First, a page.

Last week, K-1 traveled to the Cumberland County fair to visit the livestock and watch some demonstrations. Armed with a scavenger hunt list of things to spot, these youngsters had an up close encounter with a silky racer and his horse, played with baby goats, and picked out their favorite bunnies and chickens and baby pigs. Much to their dismay, they weren’t allowed to return with any new pets. They capped the visit off with a demonstration where they witnessed wool being spun into yarn. They were full of questions through the morning and returned to Waynflete in time for Pachanga, happy but exhausted.
Read students’ shared reflections on courage
Comments by Head of School Geoff Wagg:
Welcome to the 2018-2019 Waynflete school year! On this day at our opening convocation, we take a moment to mark the beginning of the school year. This is one of the few moments when we gather as an entire community. Almost seven hundred people are here in this gym. Together, we have the opportunity to make this year incredibly positive for every member of our community.
Our convocation theme this year is courage. Courage is the ability to do something in the face of fear. Courage is a part of life; we all have moments when we must summon our courage. Take me standing in front of you at this very moment. I have been speaking in public for over two decades, and yet in the moments before I get up to speak, I feel this rush of fear. Yet just like in the movie “Inside Out,” my little “courage voice” takes control of the console and…here I am standing in front of you speaking.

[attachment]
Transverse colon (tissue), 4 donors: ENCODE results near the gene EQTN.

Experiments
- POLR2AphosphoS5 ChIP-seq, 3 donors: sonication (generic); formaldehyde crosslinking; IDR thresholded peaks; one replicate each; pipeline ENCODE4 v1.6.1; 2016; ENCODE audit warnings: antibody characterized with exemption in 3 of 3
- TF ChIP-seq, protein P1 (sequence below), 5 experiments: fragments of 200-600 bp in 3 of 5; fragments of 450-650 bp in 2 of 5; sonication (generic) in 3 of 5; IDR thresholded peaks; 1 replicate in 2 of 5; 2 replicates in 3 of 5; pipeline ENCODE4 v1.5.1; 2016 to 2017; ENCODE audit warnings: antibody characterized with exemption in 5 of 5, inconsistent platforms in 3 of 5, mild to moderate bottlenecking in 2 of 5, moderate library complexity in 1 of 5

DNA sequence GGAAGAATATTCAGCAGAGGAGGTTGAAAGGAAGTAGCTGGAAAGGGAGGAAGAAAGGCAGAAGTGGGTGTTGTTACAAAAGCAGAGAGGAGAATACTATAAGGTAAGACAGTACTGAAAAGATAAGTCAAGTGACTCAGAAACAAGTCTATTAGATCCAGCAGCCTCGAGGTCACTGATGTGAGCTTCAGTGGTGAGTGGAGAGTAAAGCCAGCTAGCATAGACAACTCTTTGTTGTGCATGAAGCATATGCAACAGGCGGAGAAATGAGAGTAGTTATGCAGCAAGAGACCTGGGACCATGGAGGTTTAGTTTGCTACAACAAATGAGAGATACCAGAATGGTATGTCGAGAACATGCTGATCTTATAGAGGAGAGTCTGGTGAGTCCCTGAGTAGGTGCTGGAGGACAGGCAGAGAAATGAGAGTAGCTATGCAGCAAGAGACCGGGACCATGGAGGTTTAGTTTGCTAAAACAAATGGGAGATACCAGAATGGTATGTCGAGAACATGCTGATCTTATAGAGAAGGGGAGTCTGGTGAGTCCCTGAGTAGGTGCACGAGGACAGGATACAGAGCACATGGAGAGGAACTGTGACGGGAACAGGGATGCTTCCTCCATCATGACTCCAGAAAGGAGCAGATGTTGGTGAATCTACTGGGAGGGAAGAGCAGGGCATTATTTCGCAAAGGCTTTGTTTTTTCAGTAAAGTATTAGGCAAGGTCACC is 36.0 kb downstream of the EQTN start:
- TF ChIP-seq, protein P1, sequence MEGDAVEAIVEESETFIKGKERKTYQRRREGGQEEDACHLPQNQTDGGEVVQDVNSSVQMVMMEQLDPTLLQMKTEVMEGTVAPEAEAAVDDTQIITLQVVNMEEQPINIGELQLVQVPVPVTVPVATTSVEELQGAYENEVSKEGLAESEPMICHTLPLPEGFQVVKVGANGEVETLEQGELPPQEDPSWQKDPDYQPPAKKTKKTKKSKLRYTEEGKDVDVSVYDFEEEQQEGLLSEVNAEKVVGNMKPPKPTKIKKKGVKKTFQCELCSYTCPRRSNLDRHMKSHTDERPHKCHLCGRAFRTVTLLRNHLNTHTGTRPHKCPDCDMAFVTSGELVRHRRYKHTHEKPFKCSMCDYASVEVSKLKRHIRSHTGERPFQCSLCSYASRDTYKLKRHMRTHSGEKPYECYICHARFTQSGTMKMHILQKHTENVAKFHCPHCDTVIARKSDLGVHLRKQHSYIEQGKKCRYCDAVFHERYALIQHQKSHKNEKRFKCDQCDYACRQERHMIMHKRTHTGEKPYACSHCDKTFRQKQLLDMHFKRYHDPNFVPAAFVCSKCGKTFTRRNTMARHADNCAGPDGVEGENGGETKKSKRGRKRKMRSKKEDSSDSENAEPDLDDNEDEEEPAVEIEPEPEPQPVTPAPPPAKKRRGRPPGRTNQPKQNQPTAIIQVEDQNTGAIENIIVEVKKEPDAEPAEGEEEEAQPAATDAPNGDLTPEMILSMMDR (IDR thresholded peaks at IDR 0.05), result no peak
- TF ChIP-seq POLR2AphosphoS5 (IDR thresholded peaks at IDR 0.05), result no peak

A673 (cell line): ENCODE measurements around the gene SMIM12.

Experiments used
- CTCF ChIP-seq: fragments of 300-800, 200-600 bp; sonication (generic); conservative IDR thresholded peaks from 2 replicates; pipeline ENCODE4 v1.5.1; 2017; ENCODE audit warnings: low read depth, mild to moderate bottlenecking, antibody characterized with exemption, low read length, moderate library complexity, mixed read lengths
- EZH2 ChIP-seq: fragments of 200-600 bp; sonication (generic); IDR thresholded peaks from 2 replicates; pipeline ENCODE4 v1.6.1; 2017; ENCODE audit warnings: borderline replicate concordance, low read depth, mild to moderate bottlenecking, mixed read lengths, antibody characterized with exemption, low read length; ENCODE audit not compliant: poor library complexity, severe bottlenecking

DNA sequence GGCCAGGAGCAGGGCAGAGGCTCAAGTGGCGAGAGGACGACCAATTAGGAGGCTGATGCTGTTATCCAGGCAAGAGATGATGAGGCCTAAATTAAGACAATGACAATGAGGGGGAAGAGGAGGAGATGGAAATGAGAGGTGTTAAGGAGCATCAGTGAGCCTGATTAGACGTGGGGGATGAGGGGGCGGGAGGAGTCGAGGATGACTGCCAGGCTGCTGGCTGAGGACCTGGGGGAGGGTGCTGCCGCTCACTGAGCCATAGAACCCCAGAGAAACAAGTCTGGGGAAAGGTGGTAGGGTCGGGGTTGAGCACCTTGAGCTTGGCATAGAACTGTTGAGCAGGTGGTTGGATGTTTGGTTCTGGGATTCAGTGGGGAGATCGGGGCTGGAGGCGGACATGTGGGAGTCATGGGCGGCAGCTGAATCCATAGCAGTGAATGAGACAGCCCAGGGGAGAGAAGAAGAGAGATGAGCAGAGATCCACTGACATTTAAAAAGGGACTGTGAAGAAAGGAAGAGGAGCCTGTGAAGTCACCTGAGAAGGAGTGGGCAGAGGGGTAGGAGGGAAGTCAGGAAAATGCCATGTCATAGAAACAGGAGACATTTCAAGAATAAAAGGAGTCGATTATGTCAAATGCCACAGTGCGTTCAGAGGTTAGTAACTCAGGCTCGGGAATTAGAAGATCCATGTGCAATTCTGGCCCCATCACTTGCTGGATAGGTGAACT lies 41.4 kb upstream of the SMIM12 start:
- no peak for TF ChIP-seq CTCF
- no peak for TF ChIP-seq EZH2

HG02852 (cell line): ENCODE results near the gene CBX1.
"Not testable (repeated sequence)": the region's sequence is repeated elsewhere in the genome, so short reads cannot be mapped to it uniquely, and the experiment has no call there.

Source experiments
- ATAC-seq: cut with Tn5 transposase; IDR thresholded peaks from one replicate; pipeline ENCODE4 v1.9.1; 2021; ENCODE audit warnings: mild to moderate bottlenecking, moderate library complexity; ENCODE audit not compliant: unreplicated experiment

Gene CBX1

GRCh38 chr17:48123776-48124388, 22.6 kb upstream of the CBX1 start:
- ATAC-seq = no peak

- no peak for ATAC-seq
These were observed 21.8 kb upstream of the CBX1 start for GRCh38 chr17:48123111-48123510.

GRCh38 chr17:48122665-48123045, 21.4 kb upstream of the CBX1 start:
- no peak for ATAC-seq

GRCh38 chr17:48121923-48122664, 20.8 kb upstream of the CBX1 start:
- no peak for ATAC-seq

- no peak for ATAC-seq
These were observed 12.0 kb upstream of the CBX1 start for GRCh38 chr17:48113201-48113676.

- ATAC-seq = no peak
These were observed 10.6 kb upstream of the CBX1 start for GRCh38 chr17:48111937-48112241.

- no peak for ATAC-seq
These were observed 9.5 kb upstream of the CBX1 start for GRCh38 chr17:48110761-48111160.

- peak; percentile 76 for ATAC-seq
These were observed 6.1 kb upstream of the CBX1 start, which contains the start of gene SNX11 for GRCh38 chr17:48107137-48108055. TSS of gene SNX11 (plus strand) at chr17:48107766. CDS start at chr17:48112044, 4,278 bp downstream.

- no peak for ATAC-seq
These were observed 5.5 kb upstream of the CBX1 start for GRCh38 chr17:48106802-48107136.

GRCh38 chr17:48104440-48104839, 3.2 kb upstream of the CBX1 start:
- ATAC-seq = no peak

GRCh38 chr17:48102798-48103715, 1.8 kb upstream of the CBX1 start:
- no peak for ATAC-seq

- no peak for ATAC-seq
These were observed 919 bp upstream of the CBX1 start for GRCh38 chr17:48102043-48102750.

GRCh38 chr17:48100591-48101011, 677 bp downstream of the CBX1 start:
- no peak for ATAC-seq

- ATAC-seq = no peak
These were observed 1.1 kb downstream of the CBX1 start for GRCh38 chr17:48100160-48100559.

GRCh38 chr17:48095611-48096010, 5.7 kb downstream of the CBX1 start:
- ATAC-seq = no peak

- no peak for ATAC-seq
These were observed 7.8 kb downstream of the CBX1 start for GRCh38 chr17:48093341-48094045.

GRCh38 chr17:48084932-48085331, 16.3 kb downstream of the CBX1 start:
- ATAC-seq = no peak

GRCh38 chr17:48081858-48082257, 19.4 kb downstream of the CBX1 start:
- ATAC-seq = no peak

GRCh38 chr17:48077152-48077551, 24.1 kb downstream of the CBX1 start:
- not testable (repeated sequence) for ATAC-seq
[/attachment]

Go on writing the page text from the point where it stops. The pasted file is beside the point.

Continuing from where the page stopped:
Continue reading “Convocation 2018”
5 Hallmarks of Gifted Education for Young Learners
By Anne Hopkins (Lower School Director) and Heather Tanguay (Grade 2-3 Learning Specialist)
Like all children, gifted students deserve a curriculum that meets their special needs.
Gifted students thrive in an educational environment that supports them at their intellectual level, regardless of their age. They benefit from faculty who are comfortable teaching in their most advanced subjects and who are not surprised if there are other areas where they may need support. They thrive in schools with a flexible curriculum that expands to follow the gifted child’s interests into deeper study of increasingly complex material. They also benefit from a school environment that provides emotional support and strategies for asynchronous academic and social/emotional development in all grades, from preschool to high school. Most of all, gifted students benefit from being celebrated for their whole selves, for their giftedness and ordinariness alike.
At Waynflete, we think all children can benefit from and deserve a “gifted” education.
Continue reading “What kind of school thinks all children deserve a “gifted” education?”